- The Washington Times - Friday, December 6, 2002

NEW ORLEANS Republican Suzanne Haik Terrell's bid to unseat Louisiana Sen. Mary L. Landrieu is taking on a familiar look.
The tight race is a near duplicate of the elections in Georgia and South Dakota last month that pitted a Republican challenger supported by President Bush against a first-term Democratic incumbent who had the support of the state's other, powerful Democratic senator.
The question is whether Louisiana will be more like Georgia, where Republicans defeated incumbent Sen. Max Cleland, or South Dakota, where Sen. Tim Johnson survived multiple visits from Mr. Bush to win re-election.
Newspapers and television newscasts were filled with stories about the president's visit this week, and Mrs. Terrell is already running a TV advertisement featuring the president exhorting voters to support her in tomorrow's election.
A Mason-Dixon Polling & Research survey yesterday showed the president's visit had a significant effect.
In a Monday-night sample, Mrs. Landrieu led with 48 percent compared with 43 percent for Mrs. Terrell. But after the president's appearance Tuesday, Mrs. Terrell led with 49 percent compared with 46 percent for Mrs. Landrieu.
Still, when the two nights are combined, Mrs. Landrieu holds a 47 percent to 45 percent lead. But both sides say the polls really just show the race will come down to which candidate can turn out her supporters.
"Mary has enough votes out there to win. They just have to show up on Election Day and vote for her," said Rep. William J. Jefferson, Louisiana Democrat, who was campaigning with Mrs. Landrieu on Wednesday.
Edward F. Renwick, director of the Institute of Politics at Loyola University in New Orleans, said the reason she ended up in a runoff election, which Louisiana law calls for if no candidate in the open field on Election Day tops 50 percent, is that her black supporters just didn't turn out.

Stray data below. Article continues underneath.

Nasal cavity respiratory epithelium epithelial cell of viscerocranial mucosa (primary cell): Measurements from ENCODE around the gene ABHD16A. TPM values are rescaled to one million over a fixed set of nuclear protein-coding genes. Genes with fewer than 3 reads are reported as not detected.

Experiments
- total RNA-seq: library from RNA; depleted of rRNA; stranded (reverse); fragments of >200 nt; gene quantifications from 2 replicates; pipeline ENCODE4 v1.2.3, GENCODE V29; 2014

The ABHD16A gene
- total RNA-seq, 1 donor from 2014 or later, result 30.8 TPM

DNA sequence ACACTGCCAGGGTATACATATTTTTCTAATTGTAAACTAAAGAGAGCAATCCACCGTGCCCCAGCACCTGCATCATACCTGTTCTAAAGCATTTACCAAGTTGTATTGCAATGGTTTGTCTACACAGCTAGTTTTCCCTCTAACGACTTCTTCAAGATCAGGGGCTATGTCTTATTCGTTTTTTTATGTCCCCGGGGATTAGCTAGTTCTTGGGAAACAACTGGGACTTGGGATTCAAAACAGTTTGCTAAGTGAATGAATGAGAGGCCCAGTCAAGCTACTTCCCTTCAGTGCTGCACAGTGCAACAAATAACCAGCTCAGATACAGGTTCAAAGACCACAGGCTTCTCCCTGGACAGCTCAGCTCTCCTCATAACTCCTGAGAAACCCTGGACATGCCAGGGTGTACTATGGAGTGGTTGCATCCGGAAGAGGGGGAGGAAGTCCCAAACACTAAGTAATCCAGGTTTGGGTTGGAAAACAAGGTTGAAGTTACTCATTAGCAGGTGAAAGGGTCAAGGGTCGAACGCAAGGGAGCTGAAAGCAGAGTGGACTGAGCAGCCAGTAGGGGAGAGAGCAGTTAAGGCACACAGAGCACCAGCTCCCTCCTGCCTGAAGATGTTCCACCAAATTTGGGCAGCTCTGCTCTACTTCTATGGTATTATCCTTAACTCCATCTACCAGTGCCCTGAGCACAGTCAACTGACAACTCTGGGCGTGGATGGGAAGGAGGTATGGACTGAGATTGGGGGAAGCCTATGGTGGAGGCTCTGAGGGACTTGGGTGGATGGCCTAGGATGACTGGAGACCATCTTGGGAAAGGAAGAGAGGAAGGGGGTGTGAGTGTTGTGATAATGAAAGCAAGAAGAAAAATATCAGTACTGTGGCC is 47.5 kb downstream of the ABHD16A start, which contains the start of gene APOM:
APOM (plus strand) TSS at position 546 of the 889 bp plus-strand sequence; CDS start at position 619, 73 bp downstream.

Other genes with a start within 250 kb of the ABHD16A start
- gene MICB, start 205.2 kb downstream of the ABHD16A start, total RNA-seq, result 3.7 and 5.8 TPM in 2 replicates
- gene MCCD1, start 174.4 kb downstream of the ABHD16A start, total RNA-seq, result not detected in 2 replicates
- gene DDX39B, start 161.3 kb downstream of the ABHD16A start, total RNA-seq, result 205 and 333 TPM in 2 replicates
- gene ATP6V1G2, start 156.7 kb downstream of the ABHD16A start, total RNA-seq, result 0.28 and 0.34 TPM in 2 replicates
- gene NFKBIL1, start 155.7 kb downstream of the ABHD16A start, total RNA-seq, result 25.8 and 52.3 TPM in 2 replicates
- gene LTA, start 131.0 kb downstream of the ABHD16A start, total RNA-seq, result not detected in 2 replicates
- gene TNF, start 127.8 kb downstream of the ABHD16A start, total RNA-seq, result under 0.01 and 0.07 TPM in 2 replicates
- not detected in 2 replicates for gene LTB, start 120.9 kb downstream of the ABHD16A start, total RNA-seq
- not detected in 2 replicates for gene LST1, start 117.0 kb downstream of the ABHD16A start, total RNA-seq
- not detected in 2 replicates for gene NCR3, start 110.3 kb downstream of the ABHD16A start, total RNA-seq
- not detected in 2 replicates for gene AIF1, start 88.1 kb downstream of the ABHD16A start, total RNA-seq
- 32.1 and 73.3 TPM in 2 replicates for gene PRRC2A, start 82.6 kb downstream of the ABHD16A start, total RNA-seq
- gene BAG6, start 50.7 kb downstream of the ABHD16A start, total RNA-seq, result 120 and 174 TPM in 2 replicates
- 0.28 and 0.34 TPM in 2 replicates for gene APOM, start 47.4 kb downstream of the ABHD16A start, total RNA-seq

He said the white-voter turnout was 8.4 percent higher than that for blacks last month, which works out to a potentially substantial swing, given that Democrats expect Mrs. Landrieu to win about 90 percent of black votes.
"If she could get the turnout up about equal then she could probably do it," Mr. Renwick said. At the same time, however, he said she can't afford to lose the white support she drew in November.
Mrs. Terrell has done her best to chip away at that support, particularly in the state's heavily Catholic southwestern corner, by challenging Mrs. Landrieu on abortion.
She has highlighted a vote Mrs. Landrieu cast to allow states to decide whether the "morning after" birth control pill can be distributed in public schools without parents' knowledge, and in one debate questioned Mrs. Landrieu's commitment to the Catholic faith the women share.
Mrs. Landrieu says the vote on birth control was a states' rights issue, and that Louisiana prohibits distribution of the pill but that other states should be allowed to make their own decisions. She also says her vote against President Clinton's successful veto of partial-birth abortions indicates her willingness to vote against her party.